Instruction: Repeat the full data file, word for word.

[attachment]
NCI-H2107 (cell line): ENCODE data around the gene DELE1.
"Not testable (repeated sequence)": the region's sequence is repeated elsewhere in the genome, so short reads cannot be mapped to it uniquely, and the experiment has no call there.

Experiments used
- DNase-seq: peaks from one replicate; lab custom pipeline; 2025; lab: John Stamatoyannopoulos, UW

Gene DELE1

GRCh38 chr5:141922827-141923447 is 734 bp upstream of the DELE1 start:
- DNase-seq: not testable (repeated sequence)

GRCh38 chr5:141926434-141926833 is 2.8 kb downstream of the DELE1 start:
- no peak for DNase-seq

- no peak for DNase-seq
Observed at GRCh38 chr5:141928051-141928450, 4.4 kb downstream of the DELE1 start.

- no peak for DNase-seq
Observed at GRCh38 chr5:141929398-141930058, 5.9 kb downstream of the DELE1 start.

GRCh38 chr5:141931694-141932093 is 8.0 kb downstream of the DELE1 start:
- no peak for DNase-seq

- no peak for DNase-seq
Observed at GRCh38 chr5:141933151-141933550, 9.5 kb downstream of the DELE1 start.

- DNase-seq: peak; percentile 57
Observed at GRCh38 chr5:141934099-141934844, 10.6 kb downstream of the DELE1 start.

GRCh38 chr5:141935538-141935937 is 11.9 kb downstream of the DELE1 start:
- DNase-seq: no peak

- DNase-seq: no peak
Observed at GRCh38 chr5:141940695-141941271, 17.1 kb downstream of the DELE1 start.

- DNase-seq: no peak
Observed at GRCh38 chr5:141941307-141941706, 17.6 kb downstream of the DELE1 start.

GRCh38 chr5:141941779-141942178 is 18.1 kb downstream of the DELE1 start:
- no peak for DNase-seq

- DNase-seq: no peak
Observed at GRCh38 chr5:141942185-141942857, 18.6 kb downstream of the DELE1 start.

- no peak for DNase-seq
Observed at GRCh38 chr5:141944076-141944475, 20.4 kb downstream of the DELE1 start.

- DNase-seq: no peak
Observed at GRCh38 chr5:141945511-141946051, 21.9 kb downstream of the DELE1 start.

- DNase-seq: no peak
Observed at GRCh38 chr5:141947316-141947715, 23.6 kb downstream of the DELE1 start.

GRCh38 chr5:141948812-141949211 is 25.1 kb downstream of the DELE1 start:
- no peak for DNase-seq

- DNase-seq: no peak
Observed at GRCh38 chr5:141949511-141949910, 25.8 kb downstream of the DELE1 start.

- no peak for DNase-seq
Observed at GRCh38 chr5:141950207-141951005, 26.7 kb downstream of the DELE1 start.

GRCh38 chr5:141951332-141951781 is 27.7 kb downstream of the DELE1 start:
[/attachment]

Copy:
NCI-H2107 (cell line): ENCODE data around the gene DELE1.
"Not testable (repeated sequence)": the region's sequence is repeated elsewhere in the genome, so short reads cannot be mapped to it uniquely, and the experiment has no call there.

Experiments used
- DNase-seq: peaks from one replicate; lab custom pipeline; 2025; lab: John Stamatoyannopoulos, UW

Gene DELE1

GRCh38 chr5:141922827-141923447 is 734 bp upstream of the DELE1 start:
- DNase-seq: not testable (repeated sequence)

GRCh38 chr5:141926434-141926833 is 2.8 kb downstream of the DELE1 start:
- no peak for DNase-seq

- no peak for DNase-seq
Observed at GRCh38 chr5:141928051-141928450, 4.4 kb downstream of the DELE1 start.

- no peak for DNase-seq
Observed at GRCh38 chr5:141929398-141930058, 5.9 kb downstream of the DELE1 start.

GRCh38 chr5:141931694-141932093 is 8.0 kb downstream of the DELE1 start:
- no peak for DNase-seq

- no peak for DNase-seq
Observed at GRCh38 chr5:141933151-141933550, 9.5 kb downstream of the DELE1 start.

- DNase-seq: peak; percentile 57
Observed at GRCh38 chr5:141934099-141934844, 10.6 kb downstream of the DELE1 start.

GRCh38 chr5:141935538-141935937 is 11.9 kb downstream of the DELE1 start:
- DNase-seq: no peak

- DNase-seq: no peak
Observed at GRCh38 chr5:141940695-141941271, 17.1 kb downstream of the DELE1 start.

- DNase-seq: no peak
Observed at GRCh38 chr5:141941307-141941706, 17.6 kb downstream of the DELE1 start.

GRCh38 chr5:141941779-141942178 is 18.1 kb downstream of the DELE1 start:
- no peak for DNase-seq

- DNase-seq: no peak
Observed at GRCh38 chr5:141942185-141942857, 18.6 kb downstream of the DELE1 start.

- no peak for DNase-seq
Observed at GRCh38 chr5:141944076-141944475, 20.4 kb downstream of the DELE1 start.

- DNase-seq: no peak
Observed at GRCh38 chr5:141945511-141946051, 21.9 kb downstream of the DELE1 start.

- DNase-seq: no peak
Observed at GRCh38 chr5:141947316-141947715, 23.6 kb downstream of the DELE1 start.

GRCh38 chr5:141948812-141949211 is 25.1 kb downstream of the DELE1 start:
- no peak for DNase-seq

- DNase-seq: no peak
Observed at GRCh38 chr5:141949511-141949910, 25.8 kb downstream of the DELE1 start.

- no peak for DNase-seq
Observed at GRCh38 chr5:141950207-141951005, 26.7 kb downstream of the DELE1 start.

GRCh38 chr5:141951332-141951781 is 27.7 kb downstream of the DELE1 start: